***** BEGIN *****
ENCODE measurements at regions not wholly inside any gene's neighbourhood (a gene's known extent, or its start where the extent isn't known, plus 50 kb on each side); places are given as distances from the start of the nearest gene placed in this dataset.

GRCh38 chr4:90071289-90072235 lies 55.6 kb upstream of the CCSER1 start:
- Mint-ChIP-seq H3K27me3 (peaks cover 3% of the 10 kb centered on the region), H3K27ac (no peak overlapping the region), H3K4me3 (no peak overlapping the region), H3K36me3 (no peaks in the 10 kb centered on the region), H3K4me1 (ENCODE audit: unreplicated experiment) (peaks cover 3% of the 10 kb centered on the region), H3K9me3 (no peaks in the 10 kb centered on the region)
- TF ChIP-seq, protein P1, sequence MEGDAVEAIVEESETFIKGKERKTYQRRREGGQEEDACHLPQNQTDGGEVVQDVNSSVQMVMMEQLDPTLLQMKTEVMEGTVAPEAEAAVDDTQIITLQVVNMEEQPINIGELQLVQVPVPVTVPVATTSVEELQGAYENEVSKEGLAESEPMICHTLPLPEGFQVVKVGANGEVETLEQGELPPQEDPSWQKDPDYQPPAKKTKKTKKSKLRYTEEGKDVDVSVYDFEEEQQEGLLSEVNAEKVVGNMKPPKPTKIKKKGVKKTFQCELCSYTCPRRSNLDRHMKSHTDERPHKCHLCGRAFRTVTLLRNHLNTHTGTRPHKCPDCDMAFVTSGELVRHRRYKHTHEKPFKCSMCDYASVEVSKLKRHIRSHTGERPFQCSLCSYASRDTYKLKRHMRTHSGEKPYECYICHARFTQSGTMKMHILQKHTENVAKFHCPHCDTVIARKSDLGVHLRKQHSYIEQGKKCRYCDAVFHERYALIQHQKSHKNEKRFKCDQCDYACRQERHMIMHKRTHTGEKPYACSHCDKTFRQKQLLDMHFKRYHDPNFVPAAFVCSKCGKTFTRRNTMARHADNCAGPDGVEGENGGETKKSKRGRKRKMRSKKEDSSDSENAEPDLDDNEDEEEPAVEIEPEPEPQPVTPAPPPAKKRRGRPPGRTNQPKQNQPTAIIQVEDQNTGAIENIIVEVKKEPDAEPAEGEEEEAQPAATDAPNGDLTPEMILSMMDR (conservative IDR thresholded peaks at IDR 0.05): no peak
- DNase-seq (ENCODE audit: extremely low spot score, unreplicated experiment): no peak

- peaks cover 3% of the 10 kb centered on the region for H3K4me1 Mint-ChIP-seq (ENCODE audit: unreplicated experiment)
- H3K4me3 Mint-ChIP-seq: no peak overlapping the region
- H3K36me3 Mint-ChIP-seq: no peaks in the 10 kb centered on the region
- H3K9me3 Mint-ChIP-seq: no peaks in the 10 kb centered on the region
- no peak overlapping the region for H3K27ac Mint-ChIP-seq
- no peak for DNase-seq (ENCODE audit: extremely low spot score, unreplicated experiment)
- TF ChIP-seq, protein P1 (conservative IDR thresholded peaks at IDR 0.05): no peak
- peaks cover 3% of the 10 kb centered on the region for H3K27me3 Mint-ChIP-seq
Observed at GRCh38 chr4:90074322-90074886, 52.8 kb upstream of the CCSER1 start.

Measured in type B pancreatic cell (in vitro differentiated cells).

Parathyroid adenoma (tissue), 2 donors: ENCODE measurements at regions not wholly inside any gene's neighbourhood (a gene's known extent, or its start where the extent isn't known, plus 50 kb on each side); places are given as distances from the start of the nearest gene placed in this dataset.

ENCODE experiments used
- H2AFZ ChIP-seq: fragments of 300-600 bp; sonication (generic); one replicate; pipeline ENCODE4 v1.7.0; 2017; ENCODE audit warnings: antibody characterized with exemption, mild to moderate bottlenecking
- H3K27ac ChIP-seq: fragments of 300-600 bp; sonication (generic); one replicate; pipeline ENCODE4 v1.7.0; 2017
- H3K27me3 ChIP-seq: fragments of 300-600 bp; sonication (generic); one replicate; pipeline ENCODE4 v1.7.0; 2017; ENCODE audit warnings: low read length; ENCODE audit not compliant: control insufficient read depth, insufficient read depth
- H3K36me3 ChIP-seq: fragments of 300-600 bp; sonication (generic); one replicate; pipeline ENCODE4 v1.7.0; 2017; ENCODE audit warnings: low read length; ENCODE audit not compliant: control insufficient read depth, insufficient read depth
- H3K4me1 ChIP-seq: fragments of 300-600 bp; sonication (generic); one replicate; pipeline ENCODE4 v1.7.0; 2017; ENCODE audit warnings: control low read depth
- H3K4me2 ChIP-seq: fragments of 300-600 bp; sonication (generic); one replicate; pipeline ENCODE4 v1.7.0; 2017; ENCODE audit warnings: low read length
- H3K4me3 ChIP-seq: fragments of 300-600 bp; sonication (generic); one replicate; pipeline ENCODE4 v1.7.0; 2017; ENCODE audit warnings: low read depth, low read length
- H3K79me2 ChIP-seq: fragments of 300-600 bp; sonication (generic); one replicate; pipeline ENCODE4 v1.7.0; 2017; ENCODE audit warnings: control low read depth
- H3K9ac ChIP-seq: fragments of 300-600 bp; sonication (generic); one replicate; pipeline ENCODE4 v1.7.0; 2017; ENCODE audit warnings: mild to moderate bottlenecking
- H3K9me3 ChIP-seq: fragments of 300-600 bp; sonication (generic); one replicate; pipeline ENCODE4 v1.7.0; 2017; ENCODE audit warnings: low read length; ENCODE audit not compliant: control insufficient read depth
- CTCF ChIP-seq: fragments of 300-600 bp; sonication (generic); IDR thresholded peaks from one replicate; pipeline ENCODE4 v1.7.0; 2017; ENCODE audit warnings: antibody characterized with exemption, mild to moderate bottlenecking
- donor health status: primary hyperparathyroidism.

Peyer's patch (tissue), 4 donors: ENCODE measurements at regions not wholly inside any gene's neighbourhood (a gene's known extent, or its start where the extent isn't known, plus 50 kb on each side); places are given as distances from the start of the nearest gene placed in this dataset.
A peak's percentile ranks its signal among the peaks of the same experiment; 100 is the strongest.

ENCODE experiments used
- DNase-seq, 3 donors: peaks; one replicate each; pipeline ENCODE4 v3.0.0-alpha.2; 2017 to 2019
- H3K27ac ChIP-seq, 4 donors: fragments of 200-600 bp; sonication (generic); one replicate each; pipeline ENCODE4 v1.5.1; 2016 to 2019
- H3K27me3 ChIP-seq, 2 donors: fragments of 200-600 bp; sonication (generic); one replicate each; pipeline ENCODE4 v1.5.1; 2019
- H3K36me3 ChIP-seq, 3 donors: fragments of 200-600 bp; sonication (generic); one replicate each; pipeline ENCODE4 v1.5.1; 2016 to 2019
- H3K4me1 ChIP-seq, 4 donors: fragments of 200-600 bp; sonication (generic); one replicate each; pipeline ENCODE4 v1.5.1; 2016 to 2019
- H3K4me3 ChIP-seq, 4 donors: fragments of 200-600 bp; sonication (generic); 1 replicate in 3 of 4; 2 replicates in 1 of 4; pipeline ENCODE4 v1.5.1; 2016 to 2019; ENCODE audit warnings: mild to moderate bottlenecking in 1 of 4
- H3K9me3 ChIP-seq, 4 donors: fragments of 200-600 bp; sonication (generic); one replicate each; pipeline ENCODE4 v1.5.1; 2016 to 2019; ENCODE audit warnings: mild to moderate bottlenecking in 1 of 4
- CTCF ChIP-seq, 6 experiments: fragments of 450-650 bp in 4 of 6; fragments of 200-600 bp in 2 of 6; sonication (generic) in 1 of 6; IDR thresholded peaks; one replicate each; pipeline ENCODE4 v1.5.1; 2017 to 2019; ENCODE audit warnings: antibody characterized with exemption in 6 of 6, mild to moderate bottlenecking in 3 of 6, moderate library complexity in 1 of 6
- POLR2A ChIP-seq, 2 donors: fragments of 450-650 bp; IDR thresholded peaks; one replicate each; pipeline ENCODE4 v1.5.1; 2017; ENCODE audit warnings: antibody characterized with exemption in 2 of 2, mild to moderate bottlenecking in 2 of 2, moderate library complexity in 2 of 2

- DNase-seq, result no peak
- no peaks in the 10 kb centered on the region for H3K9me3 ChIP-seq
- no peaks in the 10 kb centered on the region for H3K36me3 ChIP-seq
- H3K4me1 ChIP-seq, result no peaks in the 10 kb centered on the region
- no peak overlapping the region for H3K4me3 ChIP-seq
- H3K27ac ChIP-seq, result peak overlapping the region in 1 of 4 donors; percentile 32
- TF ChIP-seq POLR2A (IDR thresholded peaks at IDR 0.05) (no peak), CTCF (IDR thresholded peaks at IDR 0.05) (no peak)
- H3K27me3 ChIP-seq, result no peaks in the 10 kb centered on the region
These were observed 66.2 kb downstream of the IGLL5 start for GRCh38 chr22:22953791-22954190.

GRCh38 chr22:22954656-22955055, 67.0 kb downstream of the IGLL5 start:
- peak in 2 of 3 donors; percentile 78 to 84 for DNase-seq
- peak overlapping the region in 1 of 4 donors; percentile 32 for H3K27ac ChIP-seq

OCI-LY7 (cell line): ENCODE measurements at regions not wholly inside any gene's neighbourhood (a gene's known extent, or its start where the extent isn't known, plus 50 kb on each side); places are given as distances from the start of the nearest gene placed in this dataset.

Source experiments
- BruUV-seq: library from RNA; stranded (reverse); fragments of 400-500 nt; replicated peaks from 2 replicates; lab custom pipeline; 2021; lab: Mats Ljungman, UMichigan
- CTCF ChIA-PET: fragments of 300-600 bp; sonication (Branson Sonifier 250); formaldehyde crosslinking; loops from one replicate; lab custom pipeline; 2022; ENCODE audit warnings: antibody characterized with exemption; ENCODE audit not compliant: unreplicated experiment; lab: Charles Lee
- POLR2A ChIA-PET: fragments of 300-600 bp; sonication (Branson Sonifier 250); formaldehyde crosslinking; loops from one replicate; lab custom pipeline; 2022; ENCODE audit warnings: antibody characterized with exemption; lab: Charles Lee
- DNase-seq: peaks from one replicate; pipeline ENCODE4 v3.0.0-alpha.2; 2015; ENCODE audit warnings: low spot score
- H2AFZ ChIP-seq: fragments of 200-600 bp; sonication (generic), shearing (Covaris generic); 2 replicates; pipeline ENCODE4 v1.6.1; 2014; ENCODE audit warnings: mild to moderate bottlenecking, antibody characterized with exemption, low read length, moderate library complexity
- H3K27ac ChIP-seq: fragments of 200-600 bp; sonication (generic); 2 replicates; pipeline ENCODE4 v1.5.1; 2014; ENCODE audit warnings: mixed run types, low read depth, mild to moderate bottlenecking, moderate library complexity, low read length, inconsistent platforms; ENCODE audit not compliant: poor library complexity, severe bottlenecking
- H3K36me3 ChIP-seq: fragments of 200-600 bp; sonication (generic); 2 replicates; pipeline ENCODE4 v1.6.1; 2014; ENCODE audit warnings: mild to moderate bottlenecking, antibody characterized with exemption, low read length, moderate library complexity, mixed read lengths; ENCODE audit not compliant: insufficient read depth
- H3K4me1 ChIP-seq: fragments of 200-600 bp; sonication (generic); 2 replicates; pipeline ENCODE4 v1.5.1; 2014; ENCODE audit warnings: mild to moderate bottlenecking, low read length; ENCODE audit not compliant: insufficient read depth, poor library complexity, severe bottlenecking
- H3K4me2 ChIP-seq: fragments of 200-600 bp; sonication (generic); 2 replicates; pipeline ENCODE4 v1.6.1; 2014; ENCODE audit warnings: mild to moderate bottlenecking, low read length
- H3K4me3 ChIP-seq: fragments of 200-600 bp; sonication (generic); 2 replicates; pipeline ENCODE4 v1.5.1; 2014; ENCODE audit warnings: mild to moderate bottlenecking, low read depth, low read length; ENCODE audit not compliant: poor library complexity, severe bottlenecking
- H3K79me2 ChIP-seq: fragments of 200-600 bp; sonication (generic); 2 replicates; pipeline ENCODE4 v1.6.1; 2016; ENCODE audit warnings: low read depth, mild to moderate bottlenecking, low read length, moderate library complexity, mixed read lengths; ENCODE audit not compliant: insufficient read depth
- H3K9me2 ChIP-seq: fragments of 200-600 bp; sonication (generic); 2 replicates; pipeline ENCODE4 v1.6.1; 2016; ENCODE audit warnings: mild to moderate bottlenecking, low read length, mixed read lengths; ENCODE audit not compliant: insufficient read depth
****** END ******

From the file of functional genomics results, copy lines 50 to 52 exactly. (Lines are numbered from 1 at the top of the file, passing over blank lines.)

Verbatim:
These were observed 66.2 kb downstream of the IGLL5 start for GRCh38 chr22:22953791-22954190.

GRCh38 chr22:22954656-22955055, 67.0 kb downstream of the IGLL5 start:
- peak in 2 of 3 donors; percentile 78 to 84 for DNase-seq